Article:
So What Strategy
Updated: Jan 17, 2019
The So What Strategy by Davina Stanley and Gerard Castles.
Last year I was contacted by another Pyramid Thinking evangelist – Davina Stanley of Clarity Thought Partners in Australia.
Davina and her colleagues have been working with private and public sector organisations for decades helping them bring “Clarity” to their communications. Both were trained in the discipline of Pyramid Thinking whilst they were in McKinsey’s….and have taken the original Minto concept positively forward from its 1960’s heritage.
Davina was interested in our thinking on the subject, and we compared notes. It was during that conversation that I became aware of the book she and her co-founder, Gerard Castles, had recently published called “The So What Strategy”. I immediately ordered a copy and have now finished it – hence this review.
If you are a fan of Pyramid Thinking this book is an excellent addition to your library.
If you are not aware of the discipline, but you are interested in communicating effectively, it deserves a place on your bookshelf because it is a short, accessible , and practical guide to creating more compelling communications.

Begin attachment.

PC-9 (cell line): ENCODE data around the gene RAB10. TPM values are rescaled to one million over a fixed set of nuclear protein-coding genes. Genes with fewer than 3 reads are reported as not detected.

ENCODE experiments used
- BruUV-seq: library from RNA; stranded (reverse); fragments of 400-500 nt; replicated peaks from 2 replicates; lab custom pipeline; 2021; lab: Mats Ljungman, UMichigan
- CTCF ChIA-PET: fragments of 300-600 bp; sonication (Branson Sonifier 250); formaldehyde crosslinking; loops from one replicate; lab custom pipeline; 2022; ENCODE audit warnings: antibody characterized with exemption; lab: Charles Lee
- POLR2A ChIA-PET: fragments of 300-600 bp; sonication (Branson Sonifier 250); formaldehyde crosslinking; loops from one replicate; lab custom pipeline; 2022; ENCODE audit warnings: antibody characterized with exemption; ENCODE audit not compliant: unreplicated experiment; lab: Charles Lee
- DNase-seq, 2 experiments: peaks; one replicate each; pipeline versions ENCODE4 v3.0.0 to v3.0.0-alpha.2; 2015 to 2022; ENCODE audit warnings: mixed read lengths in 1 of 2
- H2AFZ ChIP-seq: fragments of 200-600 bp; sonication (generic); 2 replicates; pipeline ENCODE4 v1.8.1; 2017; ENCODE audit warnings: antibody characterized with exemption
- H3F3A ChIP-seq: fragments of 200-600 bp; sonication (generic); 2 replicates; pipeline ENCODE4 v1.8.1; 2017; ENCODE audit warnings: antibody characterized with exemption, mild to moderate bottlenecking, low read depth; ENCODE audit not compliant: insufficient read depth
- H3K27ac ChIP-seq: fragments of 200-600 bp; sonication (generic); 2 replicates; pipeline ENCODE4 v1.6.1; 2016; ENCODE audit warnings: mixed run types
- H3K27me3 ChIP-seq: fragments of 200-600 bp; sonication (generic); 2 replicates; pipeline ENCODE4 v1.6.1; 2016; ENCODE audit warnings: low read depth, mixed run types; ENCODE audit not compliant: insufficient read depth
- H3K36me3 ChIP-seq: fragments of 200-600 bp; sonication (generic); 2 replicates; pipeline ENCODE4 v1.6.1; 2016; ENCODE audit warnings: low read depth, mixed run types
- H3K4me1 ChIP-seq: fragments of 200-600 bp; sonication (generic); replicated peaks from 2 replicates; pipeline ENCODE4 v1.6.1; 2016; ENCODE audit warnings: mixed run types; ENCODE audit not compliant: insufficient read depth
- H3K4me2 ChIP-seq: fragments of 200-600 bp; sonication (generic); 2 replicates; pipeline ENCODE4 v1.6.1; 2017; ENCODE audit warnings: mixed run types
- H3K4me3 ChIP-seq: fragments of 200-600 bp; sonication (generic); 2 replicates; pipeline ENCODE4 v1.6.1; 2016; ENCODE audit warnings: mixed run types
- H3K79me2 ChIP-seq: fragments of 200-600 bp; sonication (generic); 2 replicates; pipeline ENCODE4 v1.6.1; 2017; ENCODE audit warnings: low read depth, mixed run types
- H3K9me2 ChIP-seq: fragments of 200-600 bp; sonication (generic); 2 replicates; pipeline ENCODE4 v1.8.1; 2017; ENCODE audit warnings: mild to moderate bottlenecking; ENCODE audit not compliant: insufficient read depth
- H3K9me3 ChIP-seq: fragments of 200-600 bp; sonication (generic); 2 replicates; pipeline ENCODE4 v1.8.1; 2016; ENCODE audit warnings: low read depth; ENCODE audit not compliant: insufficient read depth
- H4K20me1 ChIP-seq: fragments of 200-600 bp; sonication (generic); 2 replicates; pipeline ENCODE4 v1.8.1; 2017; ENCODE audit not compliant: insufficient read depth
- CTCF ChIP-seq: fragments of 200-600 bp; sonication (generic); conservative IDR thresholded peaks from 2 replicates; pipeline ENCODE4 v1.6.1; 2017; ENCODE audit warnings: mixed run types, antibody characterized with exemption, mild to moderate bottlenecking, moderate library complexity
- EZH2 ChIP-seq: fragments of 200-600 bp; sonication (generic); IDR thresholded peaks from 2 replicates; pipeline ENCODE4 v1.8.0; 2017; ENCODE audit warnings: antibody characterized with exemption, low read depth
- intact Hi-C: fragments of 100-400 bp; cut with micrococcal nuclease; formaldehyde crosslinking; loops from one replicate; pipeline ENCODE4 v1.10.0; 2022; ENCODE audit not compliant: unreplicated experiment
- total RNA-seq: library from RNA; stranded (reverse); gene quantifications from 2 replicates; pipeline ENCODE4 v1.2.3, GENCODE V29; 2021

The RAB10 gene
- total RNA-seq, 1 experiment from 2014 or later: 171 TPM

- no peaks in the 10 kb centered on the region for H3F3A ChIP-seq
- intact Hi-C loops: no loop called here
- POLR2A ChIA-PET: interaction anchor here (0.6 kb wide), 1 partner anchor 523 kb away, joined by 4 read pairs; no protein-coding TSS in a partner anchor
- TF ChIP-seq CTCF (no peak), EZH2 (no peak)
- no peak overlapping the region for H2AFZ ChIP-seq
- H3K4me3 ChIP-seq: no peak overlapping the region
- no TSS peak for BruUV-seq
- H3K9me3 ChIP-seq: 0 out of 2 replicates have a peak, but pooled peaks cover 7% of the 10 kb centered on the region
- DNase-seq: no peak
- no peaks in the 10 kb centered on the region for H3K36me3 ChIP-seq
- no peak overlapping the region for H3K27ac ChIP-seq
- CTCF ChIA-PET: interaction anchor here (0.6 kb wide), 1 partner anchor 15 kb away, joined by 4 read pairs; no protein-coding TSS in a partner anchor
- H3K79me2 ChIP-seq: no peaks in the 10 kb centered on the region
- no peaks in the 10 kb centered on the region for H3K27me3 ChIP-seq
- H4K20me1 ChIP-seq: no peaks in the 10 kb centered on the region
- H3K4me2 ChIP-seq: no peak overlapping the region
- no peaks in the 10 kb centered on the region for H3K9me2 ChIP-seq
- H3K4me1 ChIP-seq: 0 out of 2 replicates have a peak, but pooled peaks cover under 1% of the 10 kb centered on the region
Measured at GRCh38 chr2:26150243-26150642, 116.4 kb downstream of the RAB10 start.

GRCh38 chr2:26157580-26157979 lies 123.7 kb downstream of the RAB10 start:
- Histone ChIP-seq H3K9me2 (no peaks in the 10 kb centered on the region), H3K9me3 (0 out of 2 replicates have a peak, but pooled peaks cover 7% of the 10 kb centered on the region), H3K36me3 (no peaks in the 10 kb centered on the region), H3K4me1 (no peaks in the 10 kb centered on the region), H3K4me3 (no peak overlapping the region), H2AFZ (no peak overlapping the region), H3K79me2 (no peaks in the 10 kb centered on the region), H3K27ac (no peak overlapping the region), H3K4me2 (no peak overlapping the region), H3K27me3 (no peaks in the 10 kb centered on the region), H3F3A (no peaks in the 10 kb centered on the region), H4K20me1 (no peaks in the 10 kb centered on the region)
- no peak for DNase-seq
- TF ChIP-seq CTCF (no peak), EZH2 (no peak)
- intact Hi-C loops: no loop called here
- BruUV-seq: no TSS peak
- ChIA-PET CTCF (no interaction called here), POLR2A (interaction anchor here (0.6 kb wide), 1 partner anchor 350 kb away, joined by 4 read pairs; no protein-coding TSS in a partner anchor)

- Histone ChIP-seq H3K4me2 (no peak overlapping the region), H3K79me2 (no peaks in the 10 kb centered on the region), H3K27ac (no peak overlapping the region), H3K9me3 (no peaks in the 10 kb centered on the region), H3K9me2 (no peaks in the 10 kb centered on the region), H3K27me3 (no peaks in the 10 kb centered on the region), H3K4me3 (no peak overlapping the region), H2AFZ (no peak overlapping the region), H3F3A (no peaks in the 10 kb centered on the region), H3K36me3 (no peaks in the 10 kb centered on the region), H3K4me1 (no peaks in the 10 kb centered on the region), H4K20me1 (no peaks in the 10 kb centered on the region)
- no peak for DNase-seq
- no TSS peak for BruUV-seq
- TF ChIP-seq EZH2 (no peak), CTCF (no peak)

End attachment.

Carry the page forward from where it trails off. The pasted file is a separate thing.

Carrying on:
The central thesis of the book is that once you have mastered the general principles of Pyramid Thinking then experience has shown that communications tend to fall into one of seven forms of logic. So there is no need to build a Pyramid logic from scratch – you can make life easier by using one of the seven templates as a starting point.
Each of these templates is appropriate for a different communications context. For example, you use the “Traffic Light” template for updates, The “Houston. We have a problem” template for explaining how to solve problems, “The pitch” for pitches and proposals etc.
The book also throws up thought provoking challenges to those like myself brought up on a traditional Pyramid Thinking diet.
There is great emphasis put on thinking through “Purpose” at the outset of creating a communication. Why are communicating in the first place – what do you want your audience to do after absorbing the communication?
The “Situation” and “Complication” are substituted with “Context” and “Trigger”. These terms are both better descriptors of what you are looking to say. In particular “Trigger” can be a threat you are facing or an opportunity you want to grasp – whilst a “Complication” immediately makes you think of a problem or difficulty you are trying to overcome.
Well worth a read to:
Learn about the 7 patterns that keep re-occurring in communications
Challenge yourself to evolve the discipline to strengthen your communications even further